Agriculture was integral to the growth of the American colonies, and held an important place in the economy. In the early 19th century, agriculture was intertwined with other great issues of commerce and trade. The Committee on Commerce and Manufacturers focused on these issues, but eventually became mired in controversy over the issue of tariffs, as business and manufacturing interests were often at odds.
In 1825, the Senate debated dividing the Committee on Commerce and Manufacturers to avoid these conflicts. As this time, Senator William Findlay, a Republican from Pennsylvania, submitted a resolution providing for the creation of a standing Committee on Agriculture.
Senator Findlay pointed out that while commerce and manufacturing were two equal components of the American economy, like a three-legged stool, there was one other important segment being left out. He argued that agriculture was one of 'three great branches of domestic industry' along with commerce and manufacturing. All three, he claimed, were equally entitled to the care and protection of the Government. He contended further that agricultural interests were distinct and not always best served when included with those of commerce.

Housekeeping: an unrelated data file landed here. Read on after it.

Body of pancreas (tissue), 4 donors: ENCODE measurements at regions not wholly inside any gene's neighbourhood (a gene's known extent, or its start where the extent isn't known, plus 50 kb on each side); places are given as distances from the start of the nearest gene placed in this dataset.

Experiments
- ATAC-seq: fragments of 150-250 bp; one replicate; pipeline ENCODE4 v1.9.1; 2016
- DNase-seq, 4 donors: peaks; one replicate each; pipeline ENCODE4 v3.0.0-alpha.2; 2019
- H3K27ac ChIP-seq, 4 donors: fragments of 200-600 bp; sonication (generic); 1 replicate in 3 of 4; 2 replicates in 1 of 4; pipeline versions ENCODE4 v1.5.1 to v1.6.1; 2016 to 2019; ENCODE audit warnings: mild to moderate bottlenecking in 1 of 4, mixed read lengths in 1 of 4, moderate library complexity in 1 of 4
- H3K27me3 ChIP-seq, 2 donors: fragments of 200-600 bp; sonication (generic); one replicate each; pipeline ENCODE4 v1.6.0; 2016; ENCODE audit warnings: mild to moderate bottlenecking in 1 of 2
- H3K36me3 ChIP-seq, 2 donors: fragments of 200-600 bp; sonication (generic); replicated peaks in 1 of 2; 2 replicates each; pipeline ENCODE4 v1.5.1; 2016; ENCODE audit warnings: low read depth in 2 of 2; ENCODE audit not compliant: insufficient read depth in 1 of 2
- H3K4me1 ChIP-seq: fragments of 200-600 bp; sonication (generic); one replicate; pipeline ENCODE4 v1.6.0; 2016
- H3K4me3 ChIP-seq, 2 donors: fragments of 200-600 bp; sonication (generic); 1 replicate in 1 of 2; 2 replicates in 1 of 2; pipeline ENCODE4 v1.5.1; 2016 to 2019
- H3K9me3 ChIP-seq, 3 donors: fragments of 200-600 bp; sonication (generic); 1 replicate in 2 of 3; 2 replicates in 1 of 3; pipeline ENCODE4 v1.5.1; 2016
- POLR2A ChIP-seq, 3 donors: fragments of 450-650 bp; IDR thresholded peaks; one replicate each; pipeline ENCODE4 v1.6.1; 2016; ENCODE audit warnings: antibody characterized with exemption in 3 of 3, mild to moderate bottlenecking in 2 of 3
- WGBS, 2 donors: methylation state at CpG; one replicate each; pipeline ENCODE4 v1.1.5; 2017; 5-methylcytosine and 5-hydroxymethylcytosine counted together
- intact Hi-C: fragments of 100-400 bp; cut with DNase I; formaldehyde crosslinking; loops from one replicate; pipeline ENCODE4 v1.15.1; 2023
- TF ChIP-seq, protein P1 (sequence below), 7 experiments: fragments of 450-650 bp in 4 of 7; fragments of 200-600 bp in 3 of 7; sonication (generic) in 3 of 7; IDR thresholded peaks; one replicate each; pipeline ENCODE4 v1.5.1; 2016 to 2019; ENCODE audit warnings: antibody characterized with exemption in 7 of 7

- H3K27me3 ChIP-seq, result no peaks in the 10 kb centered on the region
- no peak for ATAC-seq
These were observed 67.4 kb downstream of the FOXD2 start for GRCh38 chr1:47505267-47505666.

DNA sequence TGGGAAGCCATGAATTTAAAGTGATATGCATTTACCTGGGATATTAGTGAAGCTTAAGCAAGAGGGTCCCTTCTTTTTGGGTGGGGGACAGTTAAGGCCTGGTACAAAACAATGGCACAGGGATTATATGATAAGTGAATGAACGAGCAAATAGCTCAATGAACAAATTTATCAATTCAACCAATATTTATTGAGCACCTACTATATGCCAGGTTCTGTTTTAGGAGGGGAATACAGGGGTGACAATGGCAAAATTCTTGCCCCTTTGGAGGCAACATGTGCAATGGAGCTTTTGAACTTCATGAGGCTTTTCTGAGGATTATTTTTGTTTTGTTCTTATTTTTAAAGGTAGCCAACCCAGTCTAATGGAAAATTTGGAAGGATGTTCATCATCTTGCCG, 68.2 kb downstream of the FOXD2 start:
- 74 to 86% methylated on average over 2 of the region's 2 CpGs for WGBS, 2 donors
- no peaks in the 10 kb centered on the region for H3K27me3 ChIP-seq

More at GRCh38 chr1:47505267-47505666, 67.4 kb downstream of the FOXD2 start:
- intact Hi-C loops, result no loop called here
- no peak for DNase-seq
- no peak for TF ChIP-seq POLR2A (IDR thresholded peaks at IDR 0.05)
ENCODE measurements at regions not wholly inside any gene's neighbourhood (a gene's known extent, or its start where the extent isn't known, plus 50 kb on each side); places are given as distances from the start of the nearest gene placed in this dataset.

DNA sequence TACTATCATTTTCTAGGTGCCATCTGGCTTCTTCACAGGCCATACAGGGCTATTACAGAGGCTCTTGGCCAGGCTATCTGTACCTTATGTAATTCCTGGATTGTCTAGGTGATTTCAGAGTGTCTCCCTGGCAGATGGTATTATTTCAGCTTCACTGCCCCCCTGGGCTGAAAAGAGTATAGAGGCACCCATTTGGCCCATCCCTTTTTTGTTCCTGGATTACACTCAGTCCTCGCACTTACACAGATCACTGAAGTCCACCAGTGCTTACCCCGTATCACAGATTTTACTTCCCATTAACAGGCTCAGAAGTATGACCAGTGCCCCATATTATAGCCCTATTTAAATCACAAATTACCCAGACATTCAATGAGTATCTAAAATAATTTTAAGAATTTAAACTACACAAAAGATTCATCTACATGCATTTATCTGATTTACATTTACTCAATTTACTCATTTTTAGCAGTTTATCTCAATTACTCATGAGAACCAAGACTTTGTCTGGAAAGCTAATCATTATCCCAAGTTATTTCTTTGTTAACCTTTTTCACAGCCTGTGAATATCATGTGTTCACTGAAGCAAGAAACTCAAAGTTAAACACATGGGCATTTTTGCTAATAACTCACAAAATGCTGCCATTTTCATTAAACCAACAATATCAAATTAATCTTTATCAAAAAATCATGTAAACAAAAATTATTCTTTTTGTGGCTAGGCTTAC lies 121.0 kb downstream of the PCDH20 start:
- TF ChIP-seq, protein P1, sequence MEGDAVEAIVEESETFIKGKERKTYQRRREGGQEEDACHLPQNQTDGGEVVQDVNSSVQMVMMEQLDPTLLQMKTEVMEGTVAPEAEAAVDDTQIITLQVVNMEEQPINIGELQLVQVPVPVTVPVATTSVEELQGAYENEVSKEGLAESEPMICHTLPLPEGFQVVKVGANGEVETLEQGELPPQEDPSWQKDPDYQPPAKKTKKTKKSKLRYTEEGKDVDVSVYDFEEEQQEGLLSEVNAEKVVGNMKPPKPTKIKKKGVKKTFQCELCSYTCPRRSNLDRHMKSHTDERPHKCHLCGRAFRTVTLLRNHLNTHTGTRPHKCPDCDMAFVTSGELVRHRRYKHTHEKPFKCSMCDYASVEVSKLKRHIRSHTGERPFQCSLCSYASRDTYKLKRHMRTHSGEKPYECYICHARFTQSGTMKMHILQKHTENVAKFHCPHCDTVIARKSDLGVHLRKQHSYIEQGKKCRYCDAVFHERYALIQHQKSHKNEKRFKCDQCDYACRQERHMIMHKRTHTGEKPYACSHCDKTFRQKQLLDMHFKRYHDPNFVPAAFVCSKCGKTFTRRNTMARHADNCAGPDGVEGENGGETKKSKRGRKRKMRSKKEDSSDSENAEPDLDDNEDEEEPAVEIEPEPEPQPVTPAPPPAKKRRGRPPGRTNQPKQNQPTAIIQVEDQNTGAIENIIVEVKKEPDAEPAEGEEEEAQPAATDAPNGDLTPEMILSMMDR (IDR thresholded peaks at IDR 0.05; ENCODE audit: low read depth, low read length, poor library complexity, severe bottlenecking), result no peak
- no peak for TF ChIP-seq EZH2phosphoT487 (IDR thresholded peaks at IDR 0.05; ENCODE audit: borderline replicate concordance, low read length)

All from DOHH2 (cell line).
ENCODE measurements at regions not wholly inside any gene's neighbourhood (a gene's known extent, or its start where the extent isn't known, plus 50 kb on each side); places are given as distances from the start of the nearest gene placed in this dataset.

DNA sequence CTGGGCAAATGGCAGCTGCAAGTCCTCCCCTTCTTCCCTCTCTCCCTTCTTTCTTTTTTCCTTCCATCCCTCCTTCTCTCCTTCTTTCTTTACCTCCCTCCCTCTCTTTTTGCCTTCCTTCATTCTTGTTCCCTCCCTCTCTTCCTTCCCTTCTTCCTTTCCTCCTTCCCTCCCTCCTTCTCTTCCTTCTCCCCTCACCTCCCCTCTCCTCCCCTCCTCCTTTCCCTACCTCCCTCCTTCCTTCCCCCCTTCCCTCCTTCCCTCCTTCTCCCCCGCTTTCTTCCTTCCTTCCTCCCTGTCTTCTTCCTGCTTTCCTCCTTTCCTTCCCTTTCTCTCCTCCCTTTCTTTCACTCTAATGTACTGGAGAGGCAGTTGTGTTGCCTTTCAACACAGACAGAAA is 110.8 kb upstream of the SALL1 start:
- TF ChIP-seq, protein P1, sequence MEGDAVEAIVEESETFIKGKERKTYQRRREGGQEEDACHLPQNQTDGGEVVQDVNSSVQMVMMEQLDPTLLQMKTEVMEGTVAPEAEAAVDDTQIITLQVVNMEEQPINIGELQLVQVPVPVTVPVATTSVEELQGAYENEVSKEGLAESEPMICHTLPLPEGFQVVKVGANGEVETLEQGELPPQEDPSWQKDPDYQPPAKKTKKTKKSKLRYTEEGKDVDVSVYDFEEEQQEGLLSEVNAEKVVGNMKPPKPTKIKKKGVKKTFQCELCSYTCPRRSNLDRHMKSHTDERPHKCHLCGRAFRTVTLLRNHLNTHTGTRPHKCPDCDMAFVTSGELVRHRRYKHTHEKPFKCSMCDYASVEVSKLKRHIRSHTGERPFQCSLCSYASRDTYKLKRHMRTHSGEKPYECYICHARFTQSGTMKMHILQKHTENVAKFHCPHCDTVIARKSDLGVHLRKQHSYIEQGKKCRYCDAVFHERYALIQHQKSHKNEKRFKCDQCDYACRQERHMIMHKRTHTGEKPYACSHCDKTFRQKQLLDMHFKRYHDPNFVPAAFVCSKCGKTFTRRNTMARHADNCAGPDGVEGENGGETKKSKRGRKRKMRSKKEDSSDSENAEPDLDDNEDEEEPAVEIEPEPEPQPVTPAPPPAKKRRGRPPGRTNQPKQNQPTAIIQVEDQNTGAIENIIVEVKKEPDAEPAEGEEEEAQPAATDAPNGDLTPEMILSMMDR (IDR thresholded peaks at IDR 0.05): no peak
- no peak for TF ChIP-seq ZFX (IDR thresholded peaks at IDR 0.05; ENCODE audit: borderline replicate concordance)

On December 9, 1825, by a vote of 22-14, the Senate approved a resolution creating a standing Committee on Agriculture.
Since its creation, the Committee has helped establish, guide, and examine agricultural policies here and abroad. It has had a hand in fashioning the research and teaching of the 1860’s, the price and income support controls of the 1930’s, and the international trade of the 1990’s. The Committee has been active in times of prosperity and peace, as well as in times of depression and war. Present Committee members face many of the same challenges and concerns as past members: commodity price and income supports, trade, research, food safety, nutrition, and conservation.